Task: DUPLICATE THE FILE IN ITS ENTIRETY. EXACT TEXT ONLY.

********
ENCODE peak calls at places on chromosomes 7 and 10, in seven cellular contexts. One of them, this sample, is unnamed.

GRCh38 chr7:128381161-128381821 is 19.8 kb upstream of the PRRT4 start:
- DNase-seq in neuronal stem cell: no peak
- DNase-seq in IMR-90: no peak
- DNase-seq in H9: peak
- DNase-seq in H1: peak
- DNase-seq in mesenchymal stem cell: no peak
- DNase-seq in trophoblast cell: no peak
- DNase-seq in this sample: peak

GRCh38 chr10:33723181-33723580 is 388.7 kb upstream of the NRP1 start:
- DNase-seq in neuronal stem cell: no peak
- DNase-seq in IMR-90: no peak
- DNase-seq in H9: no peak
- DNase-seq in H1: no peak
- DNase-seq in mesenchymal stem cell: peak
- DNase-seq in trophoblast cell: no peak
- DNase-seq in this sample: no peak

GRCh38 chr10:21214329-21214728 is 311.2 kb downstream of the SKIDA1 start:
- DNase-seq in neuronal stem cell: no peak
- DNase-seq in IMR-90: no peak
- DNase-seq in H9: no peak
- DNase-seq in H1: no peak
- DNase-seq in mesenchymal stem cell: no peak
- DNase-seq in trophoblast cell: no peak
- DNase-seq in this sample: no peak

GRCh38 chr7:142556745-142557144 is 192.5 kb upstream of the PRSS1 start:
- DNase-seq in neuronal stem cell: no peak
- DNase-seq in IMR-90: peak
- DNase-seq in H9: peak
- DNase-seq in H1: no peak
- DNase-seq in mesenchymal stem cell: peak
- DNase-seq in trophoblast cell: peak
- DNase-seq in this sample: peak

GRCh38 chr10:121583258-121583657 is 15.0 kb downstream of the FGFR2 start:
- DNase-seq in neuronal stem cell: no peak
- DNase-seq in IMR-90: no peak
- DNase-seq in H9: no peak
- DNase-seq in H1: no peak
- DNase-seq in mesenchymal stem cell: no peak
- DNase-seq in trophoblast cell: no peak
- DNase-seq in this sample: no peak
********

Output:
ENCODE peak calls at places on chromosomes 7 and 10, in seven cellular contexts. One of them, this sample, is unnamed.

GRCh38 chr7:128381161-128381821 is 19.8 kb upstream of the PRRT4 start:
- DNase-seq in neuronal stem cell: no peak
- DNase-seq in IMR-90: no peak
- DNase-seq in H9: peak
- DNase-seq in H1: peak
- DNase-seq in mesenchymal stem cell: no peak
- DNase-seq in trophoblast cell: no peak
- DNase-seq in this sample: peak

GRCh38 chr10:33723181-33723580 is 388.7 kb upstream of the NRP1 start:
- DNase-seq in neuronal stem cell: no peak
- DNase-seq in IMR-90: no peak
- DNase-seq in H9: no peak
- DNase-seq in H1: no peak
- DNase-seq in mesenchymal stem cell: peak
- DNase-seq in trophoblast cell: no peak
- DNase-seq in this sample: no peak

GRCh38 chr10:21214329-21214728 is 311.2 kb downstream of the SKIDA1 start:
- DNase-seq in neuronal stem cell: no peak
- DNase-seq in IMR-90: no peak
- DNase-seq in H9: no peak
- DNase-seq in H1: no peak
- DNase-seq in mesenchymal stem cell: no peak
- DNase-seq in trophoblast cell: no peak
- DNase-seq in this sample: no peak

GRCh38 chr7:142556745-142557144 is 192.5 kb upstream of the PRSS1 start:
- DNase-seq in neuronal stem cell: no peak
- DNase-seq in IMR-90: peak
- DNase-seq in H9: peak
- DNase-seq in H1: no peak
- DNase-seq in mesenchymal stem cell: peak
- DNase-seq in trophoblast cell: peak
- DNase-seq in this sample: peak

GRCh38 chr10:121583258-121583657 is 15.0 kb downstream of the FGFR2 start:
- DNase-seq in neuronal stem cell: no peak
- DNase-seq in IMR-90: no peak
- DNase-seq in H9: no peak
- DNase-seq in H1: no peak
- DNase-seq in mesenchymal stem cell: no peak
- DNase-seq in trophoblast cell: no peak
- DNase-seq in this sample: no peak